Piecing together the lives of my ancestors is a big part of the joy I find in genealogy. I request death certificates, look at census records, find whatever data I can, and try to interpolate the details that would make these people real. Look at the dates, the events, the people who are suddenly conspicuously absent, and try to imagine what their lives were like, how they interacted with one another, how their lives were so different from ours.
But sometimes, in my zeal to track my lineage to the Old World, to piece together lives lived centuries ago, I skip past the more recent history.
Ordering a death certificate for a family member who has recently died… it’s an awkward and melancholy situation for me. It seems almost the opposite of what I’ve been trying to accomplish with my more distant ancestors; seeing someone you knew, someone you loved, summarized in dates and places and a cause of death — it’s rough. I’ve done it for my Memaw and my Granny, and it was strange and sad, but now I’m feeling even more awkward about doing it for Aaron’s family. Specifically, his Grammie (d. 2008) and his mother (d. 1992).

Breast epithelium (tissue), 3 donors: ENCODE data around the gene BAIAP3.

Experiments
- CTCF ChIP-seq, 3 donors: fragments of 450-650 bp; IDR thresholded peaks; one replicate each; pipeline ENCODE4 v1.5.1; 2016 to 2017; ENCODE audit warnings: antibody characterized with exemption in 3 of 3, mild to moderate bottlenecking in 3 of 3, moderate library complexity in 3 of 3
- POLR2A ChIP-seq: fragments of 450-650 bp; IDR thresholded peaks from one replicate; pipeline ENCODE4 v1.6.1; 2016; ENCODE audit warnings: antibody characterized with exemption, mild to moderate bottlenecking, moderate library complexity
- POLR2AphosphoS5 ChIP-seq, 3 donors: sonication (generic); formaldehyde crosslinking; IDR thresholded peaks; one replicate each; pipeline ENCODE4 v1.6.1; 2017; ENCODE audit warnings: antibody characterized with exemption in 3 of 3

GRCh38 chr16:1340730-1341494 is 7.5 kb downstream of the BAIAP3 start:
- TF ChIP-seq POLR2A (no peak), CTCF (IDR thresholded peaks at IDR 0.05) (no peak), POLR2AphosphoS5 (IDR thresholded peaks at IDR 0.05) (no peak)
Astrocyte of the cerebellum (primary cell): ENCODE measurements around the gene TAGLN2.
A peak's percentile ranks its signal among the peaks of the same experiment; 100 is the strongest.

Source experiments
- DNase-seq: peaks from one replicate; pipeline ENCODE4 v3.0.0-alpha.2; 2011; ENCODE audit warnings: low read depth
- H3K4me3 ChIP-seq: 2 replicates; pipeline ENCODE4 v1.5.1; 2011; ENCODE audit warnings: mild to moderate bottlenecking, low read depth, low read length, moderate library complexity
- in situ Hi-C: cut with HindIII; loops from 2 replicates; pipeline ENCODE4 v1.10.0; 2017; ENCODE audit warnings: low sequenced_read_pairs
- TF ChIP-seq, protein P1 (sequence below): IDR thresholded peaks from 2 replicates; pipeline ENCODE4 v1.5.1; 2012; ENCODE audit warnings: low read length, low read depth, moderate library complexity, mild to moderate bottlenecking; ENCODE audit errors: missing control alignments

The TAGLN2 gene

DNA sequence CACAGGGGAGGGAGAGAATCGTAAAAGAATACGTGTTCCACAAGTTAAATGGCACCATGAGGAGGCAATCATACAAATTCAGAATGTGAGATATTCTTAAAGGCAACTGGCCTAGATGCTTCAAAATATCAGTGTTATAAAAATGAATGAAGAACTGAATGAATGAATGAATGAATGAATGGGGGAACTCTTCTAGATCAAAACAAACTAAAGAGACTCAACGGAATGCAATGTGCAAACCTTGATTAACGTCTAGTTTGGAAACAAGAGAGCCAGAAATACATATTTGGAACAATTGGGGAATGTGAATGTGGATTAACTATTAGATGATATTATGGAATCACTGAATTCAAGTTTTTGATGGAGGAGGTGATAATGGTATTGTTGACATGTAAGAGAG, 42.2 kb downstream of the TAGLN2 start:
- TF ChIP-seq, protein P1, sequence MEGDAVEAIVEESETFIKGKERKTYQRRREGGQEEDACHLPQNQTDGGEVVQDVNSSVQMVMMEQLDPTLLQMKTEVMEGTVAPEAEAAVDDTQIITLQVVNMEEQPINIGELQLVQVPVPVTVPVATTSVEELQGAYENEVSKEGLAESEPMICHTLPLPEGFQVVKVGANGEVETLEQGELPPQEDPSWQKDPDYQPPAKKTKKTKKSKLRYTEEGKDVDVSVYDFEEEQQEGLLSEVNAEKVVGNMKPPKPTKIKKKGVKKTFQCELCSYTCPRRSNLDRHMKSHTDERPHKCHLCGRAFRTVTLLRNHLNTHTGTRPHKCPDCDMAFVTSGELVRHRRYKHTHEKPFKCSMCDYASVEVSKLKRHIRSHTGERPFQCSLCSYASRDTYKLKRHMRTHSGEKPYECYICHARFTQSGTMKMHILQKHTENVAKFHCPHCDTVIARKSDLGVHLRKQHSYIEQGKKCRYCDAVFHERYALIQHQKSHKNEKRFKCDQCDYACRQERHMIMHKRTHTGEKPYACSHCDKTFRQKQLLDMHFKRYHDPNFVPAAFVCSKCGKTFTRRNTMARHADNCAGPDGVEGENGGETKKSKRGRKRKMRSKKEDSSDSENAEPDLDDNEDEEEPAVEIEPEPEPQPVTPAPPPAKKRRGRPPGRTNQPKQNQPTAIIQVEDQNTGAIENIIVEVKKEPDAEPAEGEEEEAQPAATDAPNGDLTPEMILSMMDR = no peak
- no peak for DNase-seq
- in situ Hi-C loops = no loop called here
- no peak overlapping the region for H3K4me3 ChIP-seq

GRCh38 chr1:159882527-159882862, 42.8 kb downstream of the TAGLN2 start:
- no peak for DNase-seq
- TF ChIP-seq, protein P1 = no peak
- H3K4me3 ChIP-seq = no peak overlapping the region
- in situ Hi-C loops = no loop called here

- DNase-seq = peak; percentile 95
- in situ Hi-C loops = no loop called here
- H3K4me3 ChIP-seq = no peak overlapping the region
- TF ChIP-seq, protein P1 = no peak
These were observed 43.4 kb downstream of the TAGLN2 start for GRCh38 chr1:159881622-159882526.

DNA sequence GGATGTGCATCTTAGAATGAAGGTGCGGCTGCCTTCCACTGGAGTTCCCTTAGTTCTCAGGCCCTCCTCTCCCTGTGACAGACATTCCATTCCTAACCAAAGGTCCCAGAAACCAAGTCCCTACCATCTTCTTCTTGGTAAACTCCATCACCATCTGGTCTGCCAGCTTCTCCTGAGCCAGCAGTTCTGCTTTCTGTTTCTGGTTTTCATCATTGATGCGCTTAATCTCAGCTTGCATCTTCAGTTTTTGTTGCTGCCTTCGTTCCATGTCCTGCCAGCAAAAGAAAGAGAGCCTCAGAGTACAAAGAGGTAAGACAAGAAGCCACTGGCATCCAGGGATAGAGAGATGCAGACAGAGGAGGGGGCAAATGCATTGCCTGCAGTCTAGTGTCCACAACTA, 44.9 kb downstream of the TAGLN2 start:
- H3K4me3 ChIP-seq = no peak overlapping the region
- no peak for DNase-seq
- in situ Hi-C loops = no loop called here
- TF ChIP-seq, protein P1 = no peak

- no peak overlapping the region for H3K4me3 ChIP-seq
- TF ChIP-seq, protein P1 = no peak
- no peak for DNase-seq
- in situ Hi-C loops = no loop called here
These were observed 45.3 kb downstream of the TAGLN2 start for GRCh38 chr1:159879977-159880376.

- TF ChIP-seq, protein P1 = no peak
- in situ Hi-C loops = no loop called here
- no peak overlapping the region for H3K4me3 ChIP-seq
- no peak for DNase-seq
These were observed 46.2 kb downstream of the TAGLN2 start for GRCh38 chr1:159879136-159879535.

I feel like it’s important to have the documentation, even though it won’t tell me anything I don’t already know (or so I assume). Still, though, to see two very real lives boiled down to their endgame data — the thought of opening that envelope from the Ohio Department of Health is suddenly more sad, awkward, and uncomfortable than I’ve ever considered it before.
Postscript – As I was editing this entry, the song 100 Years by Five For Fighting shuffled up on my iTunes.
“Halftime goes by / Suddenly you’re wise / Another blink of an eye / 67 is gone / The sun is getting high / We’re moving on… “